Archive for the 'Freedom' Category

As it was in the beginning…

Sunday, February 4th, 2007

I’ve been looking back to the beginning of the Blair regime – that time of misplaced hope, ‘glad, confident morning’, etc. – and was struck by a number of things in the New Labour manifesto. This in particular now strikes a rather chilling note:

“New Labour is the political arm of none other than the British people as a whole.”

I mean WTF? Isn’t that the kind of thing totalitarian regimes say about themselves? At least we can’t pretend we weren’t told.

Then there’s already an indication of a desire to play fast and loose with the legal system:

“…fast-track punishment for persistent young offenders by halving the time from arrest to sentencing”

Note the missing stage of trial and actually needing to be found guilty. As ever it’s hard to believe so many of them are trained lawyers.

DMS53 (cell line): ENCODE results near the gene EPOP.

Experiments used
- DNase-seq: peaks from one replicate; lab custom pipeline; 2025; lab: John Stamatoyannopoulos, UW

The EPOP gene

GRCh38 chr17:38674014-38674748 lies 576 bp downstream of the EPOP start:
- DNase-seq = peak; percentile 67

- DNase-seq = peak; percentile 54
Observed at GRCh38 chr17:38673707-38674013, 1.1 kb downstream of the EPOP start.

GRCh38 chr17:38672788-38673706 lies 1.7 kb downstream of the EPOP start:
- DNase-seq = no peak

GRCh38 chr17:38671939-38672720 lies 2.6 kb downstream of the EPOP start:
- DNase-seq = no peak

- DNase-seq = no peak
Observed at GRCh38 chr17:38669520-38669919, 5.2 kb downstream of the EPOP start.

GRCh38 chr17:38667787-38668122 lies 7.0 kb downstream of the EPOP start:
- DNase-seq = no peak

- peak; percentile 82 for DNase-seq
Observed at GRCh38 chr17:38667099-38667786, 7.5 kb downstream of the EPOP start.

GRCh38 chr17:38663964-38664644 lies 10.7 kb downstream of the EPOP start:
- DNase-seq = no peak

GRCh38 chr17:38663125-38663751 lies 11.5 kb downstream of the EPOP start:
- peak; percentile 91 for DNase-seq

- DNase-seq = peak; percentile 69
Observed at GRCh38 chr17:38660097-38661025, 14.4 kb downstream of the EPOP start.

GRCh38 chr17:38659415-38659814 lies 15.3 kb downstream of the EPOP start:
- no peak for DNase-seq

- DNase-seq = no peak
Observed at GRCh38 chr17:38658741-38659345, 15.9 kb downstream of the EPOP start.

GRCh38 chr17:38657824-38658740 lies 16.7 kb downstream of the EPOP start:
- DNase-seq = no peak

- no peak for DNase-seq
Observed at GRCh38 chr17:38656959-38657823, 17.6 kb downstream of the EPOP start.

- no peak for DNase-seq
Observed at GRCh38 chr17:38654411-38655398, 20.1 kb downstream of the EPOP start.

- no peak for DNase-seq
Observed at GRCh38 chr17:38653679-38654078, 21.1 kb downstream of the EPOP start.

Some stuff, though is almost comic in the mismatch between what they said and what they actually did:

“…In health policy, we will safeguard the basic principles of the NHS, which we founded, but will not return to the top-down management of the 1970s. So we will keep the planning and provision of healthcare separate, but put planning on a longer-term, decentralised and more co-operative basis. The key is to root out unnecessary administrative cost, and to spend money on the right things – frontline care…”


“…Over-centralisation of government and lack of accountability was a problem in governments of both left and right. Labour is committed to the democratic renewal of our country through decentralisation and the elimination of excessive government secrecy…”

But best of all is the list of 10 pledges, of which this is number nine:

“We will clean up politics, decentralise political power throughout the United Kingdom and put the funding of political parties on a proper and accountable basis.”